The Royal National Lifeboat Institution (RNLI) is a voluntary association that runs the lifeboats, their stations and crews around our coasts.
The crews are all local people who know the seas in their area. On the Thames there are four stations and the busiest of them all is the Tower Bridge one which has about one call-out every day.
We will visit this one and the station manager, Janet Kelly, will tell us about the Institution, the various boat types and what happens in London.
She said she would talk in case the crews are out on a call. There are two boats at this station. The station is on a pontoon by Waterloo Bridge and Somerset House.
HMS Belfast is one of the most powerful large light cruisers ever built. It is now the only surviving vessel of her type to have seen active service during the Second World War.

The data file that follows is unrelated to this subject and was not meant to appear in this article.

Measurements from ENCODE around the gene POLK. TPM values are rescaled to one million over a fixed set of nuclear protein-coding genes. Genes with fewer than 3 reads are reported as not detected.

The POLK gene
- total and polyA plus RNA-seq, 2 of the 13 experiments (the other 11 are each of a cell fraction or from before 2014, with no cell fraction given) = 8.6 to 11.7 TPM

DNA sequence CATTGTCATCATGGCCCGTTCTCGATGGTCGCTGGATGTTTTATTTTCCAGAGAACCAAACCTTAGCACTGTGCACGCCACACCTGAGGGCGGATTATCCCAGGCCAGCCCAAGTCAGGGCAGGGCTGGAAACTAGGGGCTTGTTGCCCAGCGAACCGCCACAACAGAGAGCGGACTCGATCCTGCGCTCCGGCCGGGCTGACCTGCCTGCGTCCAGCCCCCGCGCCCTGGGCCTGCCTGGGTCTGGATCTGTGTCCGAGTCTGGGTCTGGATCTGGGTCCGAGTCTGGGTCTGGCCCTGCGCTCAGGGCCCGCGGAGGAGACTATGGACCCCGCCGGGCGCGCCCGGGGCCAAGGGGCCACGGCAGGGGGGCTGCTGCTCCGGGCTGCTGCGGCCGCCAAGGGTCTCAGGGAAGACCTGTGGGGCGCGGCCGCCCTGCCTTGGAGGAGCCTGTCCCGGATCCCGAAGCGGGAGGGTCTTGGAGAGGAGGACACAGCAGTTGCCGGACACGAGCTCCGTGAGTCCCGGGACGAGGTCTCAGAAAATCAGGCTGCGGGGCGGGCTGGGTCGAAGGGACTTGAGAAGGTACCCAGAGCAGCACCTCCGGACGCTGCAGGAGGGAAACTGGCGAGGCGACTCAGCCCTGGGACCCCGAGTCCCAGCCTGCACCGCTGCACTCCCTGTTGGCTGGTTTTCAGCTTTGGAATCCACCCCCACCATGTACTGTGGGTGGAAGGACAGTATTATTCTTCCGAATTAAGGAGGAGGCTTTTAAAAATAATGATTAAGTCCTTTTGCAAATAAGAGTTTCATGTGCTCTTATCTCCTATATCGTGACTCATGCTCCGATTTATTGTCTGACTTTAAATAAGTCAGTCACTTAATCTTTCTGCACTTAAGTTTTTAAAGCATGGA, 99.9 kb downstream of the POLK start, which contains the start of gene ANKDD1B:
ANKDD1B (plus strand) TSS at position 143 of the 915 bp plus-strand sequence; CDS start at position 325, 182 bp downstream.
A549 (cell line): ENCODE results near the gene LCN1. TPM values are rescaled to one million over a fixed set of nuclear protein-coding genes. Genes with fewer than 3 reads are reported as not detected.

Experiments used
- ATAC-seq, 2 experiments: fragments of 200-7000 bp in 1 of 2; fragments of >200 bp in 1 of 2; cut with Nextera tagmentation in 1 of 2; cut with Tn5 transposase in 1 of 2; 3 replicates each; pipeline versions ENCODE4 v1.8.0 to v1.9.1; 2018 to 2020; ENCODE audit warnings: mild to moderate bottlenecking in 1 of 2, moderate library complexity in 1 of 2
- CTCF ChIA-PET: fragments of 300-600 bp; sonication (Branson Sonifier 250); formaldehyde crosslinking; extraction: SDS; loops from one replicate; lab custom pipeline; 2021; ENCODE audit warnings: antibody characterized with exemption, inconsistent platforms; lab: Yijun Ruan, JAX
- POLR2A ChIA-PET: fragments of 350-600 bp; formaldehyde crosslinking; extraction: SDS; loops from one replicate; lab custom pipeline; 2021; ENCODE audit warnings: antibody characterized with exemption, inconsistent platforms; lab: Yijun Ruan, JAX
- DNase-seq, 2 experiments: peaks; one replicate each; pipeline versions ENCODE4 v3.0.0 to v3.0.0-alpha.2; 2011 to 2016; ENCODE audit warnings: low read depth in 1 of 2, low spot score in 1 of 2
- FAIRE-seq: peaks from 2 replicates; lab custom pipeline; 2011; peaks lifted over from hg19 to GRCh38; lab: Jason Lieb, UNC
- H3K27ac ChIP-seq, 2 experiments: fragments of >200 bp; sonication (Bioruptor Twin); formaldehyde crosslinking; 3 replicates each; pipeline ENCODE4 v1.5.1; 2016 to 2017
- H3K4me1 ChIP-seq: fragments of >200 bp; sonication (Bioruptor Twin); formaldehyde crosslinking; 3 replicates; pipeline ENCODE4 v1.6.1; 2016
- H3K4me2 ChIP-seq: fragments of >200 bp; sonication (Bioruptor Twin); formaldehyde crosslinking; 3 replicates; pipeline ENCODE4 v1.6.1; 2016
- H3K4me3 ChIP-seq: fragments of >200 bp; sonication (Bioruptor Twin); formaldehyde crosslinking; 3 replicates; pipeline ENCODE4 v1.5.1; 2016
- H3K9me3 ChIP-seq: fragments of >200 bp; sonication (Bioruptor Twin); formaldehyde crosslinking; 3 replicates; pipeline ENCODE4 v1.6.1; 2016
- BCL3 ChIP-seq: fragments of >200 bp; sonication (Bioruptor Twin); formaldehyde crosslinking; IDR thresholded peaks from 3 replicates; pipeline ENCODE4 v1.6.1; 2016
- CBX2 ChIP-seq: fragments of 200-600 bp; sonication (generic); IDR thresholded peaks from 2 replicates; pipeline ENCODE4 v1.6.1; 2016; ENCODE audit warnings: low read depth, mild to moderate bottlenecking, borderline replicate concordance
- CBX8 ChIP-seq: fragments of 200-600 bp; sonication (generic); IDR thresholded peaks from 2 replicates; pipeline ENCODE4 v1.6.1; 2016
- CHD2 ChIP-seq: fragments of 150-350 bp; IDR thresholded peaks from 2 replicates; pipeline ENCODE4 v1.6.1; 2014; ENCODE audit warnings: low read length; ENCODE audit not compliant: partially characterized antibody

Serving Britain for 32 years, she played an important role in both the Second World War and the Korean War as well as performing peacekeeping duties throughout the 1950s and 1960s.
Saved from destruction in 1971, HMS Belfast is now part of the Imperial War Museum and is the first ship to be preserved for the nation since Nelson’s Victory.
Martin Olutniks, a blue badge guide, will take us over the ship and tell us of its history (www.hmsbelfast.iwm.org.uk)
£25 each with a maximum of 20. This includes a donation the RNLI. Refreshments at cost.
The nearest stations are Waterloo, Charring Cross, Embankment and Temple.